In recent years I’ve spent a few days walking around Copenhagen’s dockyards, which are also all being redeveloped. The quality of materials and design was marginally better than in Glasgow, but that is to be expected as the city – and country as a whole — is wealthier. There are plenty of dull sections – commercially barren or simply not yet redeveloped – cheek-by-jowl with beautiful new buildings. A key difference in Copenhagen is that most of the buildings are offices rather than apartment blocks. But the key *3quality*2 difference is the landscaping between and around buildings: this is generally of a very high standard, interesting and aesthetically enriching. From what I’ve seen so far in Glasgow, landscaping is a major weakness of the Clyde regeneration. Talented landscapers, such as Scottish studio Gross.Max, should be integral to realisation of Glasgow’s vision.
I do hope this issue will change by the time the majority of properties are complete, and improve with maturity of planting. In fact, there needs to be a huge increase in the number of trees planted; they soften the landscape and provide much-needed colour and shade never mind their air cleansing properties. Thankfully much of the surface car parking, such as at the SECC, is due to be built over: there’s just no place for bare expanses of tarmac in such an urban setting.
In terms of infrastructure one of the key issues is transport. With the subway due to extend into some of the former dock areas and additional bridges this is a key strength of the Council’s vision. Frequent river crossings are really important for creatin pedestrian/cycle connections. But too much of recent development has relied on the car, a typically British tradition that is a bad habit. In Copenhagen around a third of commuters cycle to work and Glasgow City Council should try everything in their powers to encourage people out of their cars.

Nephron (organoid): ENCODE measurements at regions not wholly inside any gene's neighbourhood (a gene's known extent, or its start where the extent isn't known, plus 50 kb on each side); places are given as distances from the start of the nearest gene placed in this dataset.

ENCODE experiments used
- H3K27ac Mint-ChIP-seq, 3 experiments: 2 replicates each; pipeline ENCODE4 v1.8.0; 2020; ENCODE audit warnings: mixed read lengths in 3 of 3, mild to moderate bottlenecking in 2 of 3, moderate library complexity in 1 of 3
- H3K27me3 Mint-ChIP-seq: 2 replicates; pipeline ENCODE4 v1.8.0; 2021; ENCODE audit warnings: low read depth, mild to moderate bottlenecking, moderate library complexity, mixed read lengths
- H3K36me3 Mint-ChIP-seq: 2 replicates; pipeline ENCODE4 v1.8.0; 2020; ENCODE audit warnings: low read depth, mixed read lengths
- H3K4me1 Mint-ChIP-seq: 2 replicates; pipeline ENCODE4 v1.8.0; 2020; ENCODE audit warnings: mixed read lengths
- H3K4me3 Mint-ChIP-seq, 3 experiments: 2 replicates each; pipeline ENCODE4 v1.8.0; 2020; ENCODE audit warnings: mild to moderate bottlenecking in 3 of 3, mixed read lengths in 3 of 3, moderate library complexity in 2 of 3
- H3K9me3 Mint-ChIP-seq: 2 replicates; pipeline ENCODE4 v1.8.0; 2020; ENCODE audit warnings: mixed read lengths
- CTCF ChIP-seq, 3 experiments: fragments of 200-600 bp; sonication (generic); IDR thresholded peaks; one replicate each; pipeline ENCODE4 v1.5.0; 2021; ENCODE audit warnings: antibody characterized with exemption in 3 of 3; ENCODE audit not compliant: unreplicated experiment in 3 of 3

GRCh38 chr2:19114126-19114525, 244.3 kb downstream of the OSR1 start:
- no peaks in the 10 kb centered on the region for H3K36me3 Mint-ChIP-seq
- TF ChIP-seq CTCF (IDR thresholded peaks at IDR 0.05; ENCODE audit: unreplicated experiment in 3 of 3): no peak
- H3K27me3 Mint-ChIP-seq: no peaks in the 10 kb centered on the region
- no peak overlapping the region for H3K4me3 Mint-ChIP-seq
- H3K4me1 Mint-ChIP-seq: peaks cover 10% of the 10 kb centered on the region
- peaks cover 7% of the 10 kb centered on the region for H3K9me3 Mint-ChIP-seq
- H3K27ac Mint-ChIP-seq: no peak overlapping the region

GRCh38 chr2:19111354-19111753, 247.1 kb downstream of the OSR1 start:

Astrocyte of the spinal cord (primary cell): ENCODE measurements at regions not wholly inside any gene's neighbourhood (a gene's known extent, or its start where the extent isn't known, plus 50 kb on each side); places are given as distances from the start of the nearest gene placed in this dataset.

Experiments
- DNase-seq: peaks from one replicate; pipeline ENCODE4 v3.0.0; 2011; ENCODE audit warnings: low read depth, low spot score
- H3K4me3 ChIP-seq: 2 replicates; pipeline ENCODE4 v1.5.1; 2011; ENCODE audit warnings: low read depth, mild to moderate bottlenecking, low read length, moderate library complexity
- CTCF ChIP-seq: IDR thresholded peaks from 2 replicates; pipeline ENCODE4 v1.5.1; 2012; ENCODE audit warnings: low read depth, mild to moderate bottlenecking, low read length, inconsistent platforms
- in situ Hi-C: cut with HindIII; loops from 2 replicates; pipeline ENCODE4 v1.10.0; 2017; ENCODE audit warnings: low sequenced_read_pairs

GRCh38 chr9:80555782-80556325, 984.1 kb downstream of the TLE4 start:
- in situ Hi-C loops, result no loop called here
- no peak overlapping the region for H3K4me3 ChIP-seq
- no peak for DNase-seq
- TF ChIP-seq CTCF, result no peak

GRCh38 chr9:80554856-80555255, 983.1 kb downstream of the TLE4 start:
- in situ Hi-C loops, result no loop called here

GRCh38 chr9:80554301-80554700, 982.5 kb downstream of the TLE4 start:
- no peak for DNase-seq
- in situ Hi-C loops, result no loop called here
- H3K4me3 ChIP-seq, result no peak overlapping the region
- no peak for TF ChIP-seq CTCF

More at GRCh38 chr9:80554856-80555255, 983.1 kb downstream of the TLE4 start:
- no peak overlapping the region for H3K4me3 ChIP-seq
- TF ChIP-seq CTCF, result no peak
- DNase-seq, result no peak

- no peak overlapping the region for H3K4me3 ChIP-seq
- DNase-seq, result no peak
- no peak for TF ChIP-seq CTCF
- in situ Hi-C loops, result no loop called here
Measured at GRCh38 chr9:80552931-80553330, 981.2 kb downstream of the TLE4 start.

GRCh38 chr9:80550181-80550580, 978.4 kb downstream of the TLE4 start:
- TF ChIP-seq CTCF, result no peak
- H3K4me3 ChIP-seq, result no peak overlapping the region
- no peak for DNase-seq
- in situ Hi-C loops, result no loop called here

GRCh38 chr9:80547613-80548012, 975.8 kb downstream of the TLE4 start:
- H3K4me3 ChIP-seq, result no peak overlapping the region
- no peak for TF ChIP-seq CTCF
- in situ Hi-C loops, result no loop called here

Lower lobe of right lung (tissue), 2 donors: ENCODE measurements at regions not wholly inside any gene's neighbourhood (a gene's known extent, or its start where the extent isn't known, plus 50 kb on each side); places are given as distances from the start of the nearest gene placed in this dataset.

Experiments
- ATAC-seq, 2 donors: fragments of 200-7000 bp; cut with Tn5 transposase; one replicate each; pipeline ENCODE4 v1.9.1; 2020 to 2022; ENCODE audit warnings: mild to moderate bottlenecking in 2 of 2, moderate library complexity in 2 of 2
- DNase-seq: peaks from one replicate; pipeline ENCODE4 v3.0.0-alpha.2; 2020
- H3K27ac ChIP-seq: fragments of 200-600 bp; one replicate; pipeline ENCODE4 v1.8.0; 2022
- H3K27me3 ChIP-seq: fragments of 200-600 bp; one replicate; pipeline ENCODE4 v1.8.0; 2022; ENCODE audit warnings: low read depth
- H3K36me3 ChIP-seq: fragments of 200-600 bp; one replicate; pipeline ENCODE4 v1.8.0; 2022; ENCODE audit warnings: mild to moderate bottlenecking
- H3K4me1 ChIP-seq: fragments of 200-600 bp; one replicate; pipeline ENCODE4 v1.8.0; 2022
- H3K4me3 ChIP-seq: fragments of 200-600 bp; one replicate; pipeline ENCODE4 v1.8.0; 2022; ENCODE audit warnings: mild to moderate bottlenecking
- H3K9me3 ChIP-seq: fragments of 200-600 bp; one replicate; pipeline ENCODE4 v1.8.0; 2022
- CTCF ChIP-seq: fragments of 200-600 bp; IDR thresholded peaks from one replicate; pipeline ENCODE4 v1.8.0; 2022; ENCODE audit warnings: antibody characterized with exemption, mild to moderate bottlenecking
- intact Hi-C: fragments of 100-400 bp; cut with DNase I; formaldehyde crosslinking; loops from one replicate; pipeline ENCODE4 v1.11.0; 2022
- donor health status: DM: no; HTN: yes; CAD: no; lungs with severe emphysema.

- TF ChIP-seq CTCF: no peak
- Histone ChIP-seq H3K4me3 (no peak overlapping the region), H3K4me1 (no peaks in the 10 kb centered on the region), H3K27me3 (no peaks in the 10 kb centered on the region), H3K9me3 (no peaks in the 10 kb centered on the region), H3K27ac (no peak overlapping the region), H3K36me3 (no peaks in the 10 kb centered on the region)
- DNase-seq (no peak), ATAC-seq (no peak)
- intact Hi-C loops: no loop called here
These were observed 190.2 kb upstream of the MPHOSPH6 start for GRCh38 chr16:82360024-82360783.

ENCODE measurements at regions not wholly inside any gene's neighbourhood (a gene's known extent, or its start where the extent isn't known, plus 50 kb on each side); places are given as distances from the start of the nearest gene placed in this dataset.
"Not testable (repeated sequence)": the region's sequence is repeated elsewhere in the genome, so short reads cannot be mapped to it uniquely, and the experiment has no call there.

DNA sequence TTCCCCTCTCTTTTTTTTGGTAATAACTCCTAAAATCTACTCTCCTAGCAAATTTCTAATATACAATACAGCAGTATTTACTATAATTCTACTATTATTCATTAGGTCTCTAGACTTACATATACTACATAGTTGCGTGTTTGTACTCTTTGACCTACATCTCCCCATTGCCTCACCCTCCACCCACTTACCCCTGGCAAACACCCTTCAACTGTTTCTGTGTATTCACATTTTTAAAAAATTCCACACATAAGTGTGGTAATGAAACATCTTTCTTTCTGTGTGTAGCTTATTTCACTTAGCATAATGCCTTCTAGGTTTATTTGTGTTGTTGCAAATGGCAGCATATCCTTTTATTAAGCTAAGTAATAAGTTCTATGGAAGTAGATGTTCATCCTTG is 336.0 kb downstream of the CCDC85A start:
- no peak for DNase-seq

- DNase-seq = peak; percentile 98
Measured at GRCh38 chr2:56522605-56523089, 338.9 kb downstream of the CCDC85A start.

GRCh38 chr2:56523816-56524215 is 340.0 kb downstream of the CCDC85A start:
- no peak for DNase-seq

Whatever happens in the next few years there will continue to be gripes. Before the regeneration can be fully deemed a success we have to allow a few years to see how residents settle in and whether strong communities emerge. Charlie Gordon may aspire to ‘middle class communities’ but most importantly – for a whole host of reasons such as crime and lifestyle – the communities have to first and foremost be successful neighbourhoods, integrated into a strong city infrastructure.
Adrian Welch’s website www.glasgowarchitecture.co.uk offers news and wide-ranging surveys of contemporary architecture in the city.
Adrian Welch – e-architect Editor
Location: River Clyde, Scotland
Architecture in Scotland
Scottish Architecture Designs – chronological list
Hawkhead Centre, Paisley, Southwest Scotland
Design: Page \ Park Architects
photo : Keith Hunter
Hawkhead Centre in Paisley